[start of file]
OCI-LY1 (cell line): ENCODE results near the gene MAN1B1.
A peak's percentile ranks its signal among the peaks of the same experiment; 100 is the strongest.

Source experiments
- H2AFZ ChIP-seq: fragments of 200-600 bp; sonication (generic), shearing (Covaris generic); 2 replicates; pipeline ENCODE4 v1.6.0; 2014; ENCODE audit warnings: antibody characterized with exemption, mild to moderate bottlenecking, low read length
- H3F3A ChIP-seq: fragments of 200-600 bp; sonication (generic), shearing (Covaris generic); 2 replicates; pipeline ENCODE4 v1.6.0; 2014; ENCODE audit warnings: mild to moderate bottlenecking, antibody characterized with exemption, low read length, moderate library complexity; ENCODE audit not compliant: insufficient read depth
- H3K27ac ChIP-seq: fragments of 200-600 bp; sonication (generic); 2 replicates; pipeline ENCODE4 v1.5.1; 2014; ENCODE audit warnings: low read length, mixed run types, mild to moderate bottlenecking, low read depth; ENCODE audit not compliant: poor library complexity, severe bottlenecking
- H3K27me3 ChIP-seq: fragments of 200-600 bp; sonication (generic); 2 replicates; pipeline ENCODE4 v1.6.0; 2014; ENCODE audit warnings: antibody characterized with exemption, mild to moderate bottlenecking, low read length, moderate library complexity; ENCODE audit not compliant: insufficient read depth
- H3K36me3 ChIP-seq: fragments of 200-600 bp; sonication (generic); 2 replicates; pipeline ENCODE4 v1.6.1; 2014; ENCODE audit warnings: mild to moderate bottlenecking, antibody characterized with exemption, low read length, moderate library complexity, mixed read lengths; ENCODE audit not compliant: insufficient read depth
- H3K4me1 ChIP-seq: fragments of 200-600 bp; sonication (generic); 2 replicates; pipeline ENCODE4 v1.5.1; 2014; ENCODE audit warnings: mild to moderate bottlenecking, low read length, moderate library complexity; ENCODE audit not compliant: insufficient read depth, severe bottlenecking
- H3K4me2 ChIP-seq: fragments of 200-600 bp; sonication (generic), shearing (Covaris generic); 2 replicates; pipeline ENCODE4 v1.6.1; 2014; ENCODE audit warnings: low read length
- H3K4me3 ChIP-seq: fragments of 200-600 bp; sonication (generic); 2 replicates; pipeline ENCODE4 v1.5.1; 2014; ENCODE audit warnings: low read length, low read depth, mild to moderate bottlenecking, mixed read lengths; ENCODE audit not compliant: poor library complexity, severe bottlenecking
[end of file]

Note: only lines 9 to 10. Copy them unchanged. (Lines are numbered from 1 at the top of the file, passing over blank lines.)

- H3K4me1 ChIP-seq: fragments of 200-600 bp; sonication (generic); 2 replicates; pipeline ENCODE4 v1.5.1; 2014; ENCODE audit warnings: mild to moderate bottlenecking, low read length, moderate library complexity; ENCODE audit not compliant: insufficient read depth, severe bottlenecking
- H3K4me2 ChIP-seq: fragments of 200-600 bp; sonication (generic), shearing (Covaris generic); 2 replicates; pipeline ENCODE4 v1.6.1; 2014; ENCODE audit warnings: low read length